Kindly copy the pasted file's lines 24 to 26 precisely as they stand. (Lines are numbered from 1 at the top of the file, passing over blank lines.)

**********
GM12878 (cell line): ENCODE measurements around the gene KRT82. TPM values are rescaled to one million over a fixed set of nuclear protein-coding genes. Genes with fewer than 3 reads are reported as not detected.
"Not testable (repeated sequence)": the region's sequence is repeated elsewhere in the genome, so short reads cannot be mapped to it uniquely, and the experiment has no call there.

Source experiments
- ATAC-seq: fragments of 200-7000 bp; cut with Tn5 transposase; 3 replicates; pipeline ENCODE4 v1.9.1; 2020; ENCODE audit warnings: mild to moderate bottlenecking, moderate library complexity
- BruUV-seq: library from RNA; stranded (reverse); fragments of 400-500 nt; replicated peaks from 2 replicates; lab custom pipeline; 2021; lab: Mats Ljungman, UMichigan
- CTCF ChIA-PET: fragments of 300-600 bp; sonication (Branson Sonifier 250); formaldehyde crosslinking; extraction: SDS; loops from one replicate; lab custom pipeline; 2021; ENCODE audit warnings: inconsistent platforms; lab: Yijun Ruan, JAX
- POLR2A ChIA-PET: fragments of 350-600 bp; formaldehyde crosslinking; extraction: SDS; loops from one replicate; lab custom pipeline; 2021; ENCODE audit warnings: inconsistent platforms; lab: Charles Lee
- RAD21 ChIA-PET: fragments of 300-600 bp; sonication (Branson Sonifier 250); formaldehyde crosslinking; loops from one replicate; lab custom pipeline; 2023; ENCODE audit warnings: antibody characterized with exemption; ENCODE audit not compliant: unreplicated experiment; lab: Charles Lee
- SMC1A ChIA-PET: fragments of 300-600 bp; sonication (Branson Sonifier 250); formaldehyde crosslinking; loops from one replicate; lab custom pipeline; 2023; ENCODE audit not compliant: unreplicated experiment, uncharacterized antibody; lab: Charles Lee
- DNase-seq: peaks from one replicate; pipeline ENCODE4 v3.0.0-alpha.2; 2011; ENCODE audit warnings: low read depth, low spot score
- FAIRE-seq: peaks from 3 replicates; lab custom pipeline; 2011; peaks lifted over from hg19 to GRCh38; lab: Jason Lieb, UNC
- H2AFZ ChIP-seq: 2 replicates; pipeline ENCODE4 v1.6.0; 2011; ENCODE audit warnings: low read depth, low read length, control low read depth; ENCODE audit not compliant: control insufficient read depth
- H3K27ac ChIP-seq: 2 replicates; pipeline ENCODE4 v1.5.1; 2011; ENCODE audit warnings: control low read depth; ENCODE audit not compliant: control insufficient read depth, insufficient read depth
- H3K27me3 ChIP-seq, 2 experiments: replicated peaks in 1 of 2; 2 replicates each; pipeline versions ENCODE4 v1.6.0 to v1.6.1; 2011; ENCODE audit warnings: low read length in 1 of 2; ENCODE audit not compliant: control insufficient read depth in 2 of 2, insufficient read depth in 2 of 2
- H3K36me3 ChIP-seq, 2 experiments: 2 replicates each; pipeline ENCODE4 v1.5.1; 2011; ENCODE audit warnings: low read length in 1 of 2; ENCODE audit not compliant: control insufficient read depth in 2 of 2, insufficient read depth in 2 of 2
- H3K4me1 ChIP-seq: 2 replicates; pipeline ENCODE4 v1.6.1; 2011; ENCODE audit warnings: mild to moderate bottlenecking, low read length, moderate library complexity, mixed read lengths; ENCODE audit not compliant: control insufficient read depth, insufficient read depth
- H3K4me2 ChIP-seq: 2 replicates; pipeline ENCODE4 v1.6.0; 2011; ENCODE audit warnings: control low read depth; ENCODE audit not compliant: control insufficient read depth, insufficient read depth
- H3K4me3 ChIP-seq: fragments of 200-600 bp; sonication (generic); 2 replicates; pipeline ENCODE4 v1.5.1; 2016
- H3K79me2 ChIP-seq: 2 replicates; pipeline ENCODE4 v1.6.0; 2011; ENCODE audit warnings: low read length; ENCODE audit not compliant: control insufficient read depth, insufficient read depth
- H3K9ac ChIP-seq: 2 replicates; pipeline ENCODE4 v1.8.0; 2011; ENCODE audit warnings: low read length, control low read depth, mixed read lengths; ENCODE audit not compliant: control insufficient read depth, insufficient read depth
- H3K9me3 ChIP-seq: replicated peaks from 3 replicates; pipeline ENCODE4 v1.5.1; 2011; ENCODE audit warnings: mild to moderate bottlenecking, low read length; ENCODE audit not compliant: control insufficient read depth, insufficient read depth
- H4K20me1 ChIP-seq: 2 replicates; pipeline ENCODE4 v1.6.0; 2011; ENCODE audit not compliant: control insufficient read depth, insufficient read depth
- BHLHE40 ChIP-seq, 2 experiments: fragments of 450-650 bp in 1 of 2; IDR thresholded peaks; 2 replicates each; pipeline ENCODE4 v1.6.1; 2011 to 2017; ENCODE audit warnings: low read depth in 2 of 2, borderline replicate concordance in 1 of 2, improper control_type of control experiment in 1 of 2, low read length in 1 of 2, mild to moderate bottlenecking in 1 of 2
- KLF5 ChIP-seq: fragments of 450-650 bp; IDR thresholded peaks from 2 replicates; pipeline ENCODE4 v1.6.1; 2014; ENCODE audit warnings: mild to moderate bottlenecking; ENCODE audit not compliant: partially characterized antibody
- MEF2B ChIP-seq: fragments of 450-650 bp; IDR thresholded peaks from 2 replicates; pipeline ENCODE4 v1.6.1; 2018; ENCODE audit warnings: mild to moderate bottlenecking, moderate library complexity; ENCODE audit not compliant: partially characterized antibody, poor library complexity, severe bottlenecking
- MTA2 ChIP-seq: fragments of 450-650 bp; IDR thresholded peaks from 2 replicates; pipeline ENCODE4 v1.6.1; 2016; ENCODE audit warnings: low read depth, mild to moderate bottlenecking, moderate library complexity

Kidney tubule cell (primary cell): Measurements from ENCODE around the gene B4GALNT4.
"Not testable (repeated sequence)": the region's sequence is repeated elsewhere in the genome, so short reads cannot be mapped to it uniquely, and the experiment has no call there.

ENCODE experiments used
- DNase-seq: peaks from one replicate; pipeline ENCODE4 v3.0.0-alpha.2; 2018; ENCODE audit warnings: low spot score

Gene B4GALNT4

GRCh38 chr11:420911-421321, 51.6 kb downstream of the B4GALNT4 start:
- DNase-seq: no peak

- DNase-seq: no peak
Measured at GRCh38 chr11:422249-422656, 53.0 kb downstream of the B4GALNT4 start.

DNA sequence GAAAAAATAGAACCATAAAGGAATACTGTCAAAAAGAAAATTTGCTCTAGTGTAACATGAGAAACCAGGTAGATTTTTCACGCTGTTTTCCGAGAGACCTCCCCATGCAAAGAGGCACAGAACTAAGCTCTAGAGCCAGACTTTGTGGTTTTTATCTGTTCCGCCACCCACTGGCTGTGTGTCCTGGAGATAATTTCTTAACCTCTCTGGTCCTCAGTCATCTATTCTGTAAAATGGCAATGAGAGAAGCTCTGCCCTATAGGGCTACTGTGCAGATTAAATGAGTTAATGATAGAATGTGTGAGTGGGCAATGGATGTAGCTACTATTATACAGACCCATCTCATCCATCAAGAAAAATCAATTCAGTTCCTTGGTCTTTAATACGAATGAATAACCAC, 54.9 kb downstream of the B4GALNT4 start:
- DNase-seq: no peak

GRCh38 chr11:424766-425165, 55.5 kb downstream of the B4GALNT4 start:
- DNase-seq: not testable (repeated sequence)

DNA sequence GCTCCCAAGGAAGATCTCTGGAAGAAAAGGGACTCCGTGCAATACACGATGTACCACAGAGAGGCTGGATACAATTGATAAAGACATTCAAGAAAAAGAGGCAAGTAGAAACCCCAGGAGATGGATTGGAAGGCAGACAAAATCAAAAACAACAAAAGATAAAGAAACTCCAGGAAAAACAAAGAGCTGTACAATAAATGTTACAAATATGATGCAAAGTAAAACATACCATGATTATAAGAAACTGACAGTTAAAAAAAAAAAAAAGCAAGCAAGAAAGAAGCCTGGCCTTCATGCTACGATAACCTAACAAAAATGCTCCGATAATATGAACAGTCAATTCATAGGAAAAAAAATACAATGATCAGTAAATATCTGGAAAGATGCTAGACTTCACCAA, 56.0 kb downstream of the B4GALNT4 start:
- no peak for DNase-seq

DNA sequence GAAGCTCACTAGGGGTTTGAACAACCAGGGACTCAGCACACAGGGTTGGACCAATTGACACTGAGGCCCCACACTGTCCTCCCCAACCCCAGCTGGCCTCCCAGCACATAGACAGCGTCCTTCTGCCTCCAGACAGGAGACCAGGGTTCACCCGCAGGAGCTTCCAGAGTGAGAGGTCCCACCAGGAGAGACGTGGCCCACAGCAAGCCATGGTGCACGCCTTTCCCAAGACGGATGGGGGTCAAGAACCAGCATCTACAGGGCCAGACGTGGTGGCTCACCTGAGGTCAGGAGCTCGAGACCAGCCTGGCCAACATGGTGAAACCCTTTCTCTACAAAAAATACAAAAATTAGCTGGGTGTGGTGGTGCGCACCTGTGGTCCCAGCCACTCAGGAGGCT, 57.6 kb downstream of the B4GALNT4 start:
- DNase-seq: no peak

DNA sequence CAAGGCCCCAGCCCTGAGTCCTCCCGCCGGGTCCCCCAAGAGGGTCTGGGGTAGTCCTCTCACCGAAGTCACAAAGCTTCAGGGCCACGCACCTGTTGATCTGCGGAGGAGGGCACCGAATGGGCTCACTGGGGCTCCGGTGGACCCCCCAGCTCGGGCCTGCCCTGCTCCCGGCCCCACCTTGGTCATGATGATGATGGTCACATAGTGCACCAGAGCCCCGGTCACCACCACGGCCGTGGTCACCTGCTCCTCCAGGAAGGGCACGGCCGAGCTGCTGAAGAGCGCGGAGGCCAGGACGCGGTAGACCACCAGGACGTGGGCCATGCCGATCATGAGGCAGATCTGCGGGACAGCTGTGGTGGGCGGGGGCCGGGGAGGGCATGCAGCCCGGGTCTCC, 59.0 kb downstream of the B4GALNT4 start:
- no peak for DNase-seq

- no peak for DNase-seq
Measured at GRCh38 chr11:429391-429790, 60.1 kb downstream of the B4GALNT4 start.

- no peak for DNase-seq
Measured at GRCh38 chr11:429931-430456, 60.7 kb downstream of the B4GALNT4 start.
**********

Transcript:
- KLF5 ChIP-seq: fragments of 450-650 bp; IDR thresholded peaks from 2 replicates; pipeline ENCODE4 v1.6.1; 2014; ENCODE audit warnings: mild to moderate bottlenecking; ENCODE audit not compliant: partially characterized antibody
- MEF2B ChIP-seq: fragments of 450-650 bp; IDR thresholded peaks from 2 replicates; pipeline ENCODE4 v1.6.1; 2018; ENCODE audit warnings: mild to moderate bottlenecking, moderate library complexity; ENCODE audit not compliant: partially characterized antibody, poor library complexity, severe bottlenecking
- MTA2 ChIP-seq: fragments of 450-650 bp; IDR thresholded peaks from 2 replicates; pipeline ENCODE4 v1.6.1; 2016; ENCODE audit warnings: low read depth, mild to moderate bottlenecking, moderate library complexity